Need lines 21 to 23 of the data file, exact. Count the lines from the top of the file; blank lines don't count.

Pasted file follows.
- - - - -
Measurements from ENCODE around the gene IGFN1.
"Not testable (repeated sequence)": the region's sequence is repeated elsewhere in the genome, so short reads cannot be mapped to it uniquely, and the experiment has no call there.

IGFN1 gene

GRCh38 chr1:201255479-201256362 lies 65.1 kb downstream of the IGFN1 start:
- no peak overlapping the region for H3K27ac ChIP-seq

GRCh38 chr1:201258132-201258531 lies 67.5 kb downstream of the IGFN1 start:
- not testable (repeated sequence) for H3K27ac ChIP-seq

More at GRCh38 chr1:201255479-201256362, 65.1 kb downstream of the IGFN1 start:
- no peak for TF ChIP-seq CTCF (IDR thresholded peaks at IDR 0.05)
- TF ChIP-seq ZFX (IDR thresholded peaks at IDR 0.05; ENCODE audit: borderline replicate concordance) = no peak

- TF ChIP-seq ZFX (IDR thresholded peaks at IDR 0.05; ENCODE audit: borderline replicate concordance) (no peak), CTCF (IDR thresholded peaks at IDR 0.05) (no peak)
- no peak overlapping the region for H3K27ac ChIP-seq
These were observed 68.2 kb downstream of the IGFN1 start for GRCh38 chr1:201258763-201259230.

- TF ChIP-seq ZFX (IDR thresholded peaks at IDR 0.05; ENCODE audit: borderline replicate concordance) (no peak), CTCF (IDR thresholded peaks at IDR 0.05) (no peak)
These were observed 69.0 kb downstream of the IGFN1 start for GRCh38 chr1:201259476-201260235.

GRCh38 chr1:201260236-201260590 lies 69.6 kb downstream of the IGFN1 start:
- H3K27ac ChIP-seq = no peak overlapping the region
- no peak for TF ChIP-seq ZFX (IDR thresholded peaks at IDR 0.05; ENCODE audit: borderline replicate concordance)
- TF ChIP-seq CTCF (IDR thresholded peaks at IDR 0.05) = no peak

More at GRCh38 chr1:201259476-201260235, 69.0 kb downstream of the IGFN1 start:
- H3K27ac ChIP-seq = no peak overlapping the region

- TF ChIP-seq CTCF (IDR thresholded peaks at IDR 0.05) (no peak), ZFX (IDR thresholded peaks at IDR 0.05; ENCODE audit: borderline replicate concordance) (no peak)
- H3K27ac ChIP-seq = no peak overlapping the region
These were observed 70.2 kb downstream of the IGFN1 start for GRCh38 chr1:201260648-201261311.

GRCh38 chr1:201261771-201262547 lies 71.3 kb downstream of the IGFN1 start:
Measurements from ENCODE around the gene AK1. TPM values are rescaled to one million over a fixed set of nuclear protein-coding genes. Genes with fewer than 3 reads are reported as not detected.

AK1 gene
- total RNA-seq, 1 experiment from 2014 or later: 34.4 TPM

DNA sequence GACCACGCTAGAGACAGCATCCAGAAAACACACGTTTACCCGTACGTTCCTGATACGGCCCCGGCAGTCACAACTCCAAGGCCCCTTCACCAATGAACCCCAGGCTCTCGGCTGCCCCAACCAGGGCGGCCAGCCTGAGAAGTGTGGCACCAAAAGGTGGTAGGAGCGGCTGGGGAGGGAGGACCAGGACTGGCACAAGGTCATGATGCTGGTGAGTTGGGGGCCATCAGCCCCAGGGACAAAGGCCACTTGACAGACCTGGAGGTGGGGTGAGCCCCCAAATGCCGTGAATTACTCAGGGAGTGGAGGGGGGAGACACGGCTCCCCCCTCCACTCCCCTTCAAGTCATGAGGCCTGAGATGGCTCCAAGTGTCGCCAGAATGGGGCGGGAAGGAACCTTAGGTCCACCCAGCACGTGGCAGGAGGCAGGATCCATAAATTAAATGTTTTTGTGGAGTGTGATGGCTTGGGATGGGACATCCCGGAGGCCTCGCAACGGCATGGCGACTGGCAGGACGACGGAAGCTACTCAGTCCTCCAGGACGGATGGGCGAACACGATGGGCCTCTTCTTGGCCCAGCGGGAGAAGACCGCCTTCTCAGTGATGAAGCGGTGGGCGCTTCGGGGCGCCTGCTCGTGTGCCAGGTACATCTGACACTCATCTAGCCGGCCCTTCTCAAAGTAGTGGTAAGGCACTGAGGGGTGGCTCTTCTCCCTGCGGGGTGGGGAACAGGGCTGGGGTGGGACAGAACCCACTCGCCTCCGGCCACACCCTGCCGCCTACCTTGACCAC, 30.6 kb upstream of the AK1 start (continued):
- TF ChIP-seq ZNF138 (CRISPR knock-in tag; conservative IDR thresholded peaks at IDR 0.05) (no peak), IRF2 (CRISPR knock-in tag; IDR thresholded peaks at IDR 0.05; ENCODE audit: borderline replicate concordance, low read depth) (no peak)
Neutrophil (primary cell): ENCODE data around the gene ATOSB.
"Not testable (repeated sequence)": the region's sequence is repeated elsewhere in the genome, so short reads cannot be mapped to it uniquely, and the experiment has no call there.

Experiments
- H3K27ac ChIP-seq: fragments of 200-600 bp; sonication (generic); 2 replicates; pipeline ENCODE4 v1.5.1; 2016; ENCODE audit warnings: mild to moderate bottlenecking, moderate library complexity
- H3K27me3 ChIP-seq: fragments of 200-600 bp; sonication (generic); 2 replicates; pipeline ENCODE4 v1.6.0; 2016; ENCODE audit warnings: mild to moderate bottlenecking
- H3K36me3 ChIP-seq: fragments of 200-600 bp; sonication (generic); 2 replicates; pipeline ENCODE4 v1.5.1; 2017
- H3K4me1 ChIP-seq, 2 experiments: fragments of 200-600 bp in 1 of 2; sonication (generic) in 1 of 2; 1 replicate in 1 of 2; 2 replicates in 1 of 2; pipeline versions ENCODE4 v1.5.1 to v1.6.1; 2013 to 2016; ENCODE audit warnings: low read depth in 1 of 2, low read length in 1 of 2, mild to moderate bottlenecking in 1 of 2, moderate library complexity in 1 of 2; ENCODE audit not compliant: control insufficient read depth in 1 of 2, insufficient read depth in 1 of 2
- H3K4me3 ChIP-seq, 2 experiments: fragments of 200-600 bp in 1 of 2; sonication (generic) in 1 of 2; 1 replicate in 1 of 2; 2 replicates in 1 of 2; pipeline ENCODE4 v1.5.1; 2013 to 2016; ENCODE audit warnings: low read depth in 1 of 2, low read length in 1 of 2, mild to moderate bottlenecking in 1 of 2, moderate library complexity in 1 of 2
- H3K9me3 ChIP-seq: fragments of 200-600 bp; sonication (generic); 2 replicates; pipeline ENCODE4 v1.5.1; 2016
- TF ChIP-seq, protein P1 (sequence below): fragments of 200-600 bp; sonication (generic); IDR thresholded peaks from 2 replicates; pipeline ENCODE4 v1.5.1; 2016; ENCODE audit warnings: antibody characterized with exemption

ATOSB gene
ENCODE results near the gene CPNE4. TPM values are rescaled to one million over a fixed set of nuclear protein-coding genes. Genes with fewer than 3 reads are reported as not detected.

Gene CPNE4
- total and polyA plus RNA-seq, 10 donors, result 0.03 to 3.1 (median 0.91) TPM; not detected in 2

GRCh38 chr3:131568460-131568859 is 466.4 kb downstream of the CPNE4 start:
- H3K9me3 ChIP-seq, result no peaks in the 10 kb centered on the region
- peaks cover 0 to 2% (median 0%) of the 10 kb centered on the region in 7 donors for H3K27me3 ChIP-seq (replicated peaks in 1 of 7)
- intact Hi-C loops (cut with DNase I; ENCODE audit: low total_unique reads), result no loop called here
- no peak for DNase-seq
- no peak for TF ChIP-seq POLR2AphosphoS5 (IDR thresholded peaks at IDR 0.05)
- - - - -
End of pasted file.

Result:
- H3K27ac ChIP-seq = no peak overlapping the region

- TF ChIP-seq CTCF (IDR thresholded peaks at IDR 0.05) (no peak), ZFX (IDR thresholded peaks at IDR 0.05; ENCODE audit: borderline replicate concordance) (no peak)
- H3K27ac ChIP-seq = no peak overlapping the region